Ever since fossils of the behemoth, long-necked dinosaurs known as sauropods surfaced in England more than 170 years ago, they have awed and confused scientists. Even when the great English anatomist Sir Richard Owen recognized in 1842 that dinosaurs constituted a group of their own, apart from reptiles, he excluded the gigantic bones later classified as sauropods. Instead he interpreted them as belonging to a type of aquatic crocodile, which he had named Cetiosaurus, or “whale lizard,” for the enormous size of its bones. Nearly 30 years later, in 1871, University of Oxford geologist John Phillips would report the discovery of a Cetiosaurus skeleton sufficiently complete to reveal that, far from being an aquatic crocodile, the animal spent at least some of its time on land.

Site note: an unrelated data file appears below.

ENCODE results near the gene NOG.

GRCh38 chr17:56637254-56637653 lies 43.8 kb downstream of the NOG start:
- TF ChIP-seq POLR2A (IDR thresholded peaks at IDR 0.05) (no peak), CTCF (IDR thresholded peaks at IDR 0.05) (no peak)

Phillips's assessment caused considerable consternation among paleontologists for decades—they just could not conceive how such a massive animal could support its weight on land. Because sauropods were perceived as animals without a place, unsuited for land or sea, they came to be seen as unwieldy, overgrown, archaic herbivores fated for rapid extinction or, at least, marginalization by more “advanced” dinosaurs. As recently as 1991, scientists argued that sauropods were far from the apex of dinosaur success and only flourished in the absence of more specialized plant-eating dinosaurs. In this view, these giants of the Jurassic period, between about 200 million and 145 million years ago, gave way to bigger-brained, better-adapted herbivores in the Cretaceous, between some 145 million and 66 million years ago, such as the duck-billed hadrosaurs and horned ceratopsians, which outcompeted the sauropods and pushed them to the fringe.